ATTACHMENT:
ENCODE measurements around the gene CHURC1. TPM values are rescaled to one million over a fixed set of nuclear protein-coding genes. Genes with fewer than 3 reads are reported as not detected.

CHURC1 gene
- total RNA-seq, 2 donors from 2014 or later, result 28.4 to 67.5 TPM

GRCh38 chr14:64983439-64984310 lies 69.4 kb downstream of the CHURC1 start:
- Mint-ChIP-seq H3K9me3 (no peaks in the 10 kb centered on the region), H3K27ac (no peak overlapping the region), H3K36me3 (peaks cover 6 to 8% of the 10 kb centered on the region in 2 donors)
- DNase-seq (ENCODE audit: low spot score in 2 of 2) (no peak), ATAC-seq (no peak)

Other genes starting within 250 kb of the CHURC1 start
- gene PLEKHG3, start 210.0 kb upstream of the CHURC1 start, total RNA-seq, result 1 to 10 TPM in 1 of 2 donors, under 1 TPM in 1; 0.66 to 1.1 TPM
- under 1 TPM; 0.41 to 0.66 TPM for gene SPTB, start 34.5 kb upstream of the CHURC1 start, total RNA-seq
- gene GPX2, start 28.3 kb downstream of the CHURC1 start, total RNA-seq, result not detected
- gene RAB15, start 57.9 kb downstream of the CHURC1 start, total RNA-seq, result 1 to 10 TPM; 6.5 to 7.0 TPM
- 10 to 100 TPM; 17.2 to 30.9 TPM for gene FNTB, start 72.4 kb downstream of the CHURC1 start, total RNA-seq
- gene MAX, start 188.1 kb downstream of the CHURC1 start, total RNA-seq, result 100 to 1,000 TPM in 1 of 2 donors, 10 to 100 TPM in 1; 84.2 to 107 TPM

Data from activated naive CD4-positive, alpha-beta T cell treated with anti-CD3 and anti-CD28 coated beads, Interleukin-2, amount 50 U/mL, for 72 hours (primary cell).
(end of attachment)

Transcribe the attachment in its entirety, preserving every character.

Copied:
ENCODE measurements around the gene CHURC1. TPM values are rescaled to one million over a fixed set of nuclear protein-coding genes. Genes with fewer than 3 reads are reported as not detected.

CHURC1 gene
- total RNA-seq, 2 donors from 2014 or later, result 28.4 to 67.5 TPM

GRCh38 chr14:64983439-64984310 lies 69.4 kb downstream of the CHURC1 start:
- Mint-ChIP-seq H3K9me3 (no peaks in the 10 kb centered on the region), H3K27ac (no peak overlapping the region), H3K36me3 (peaks cover 6 to 8% of the 10 kb centered on the region in 2 donors)
- DNase-seq (ENCODE audit: low spot score in 2 of 2) (no peak), ATAC-seq (no peak)

Other genes starting within 250 kb of the CHURC1 start
- gene PLEKHG3, start 210.0 kb upstream of the CHURC1 start, total RNA-seq, result 1 to 10 TPM in 1 of 2 donors, under 1 TPM in 1; 0.66 to 1.1 TPM
- under 1 TPM; 0.41 to 0.66 TPM for gene SPTB, start 34.5 kb upstream of the CHURC1 start, total RNA-seq
- gene GPX2, start 28.3 kb downstream of the CHURC1 start, total RNA-seq, result not detected
- gene RAB15, start 57.9 kb downstream of the CHURC1 start, total RNA-seq, result 1 to 10 TPM; 6.5 to 7.0 TPM
- 10 to 100 TPM; 17.2 to 30.9 TPM for gene FNTB, start 72.4 kb downstream of the CHURC1 start, total RNA-seq
- gene MAX, start 188.1 kb downstream of the CHURC1 start, total RNA-seq, result 100 to 1,000 TPM in 1 of 2 donors, 10 to 100 TPM in 1; 84.2 to 107 TPM

Data from activated naive CD4-positive, alpha-beta T cell treated with anti-CD3 and anti-CD28 coated beads, Interleukin-2, amount 50 U/mL, for 72 hours (primary cell).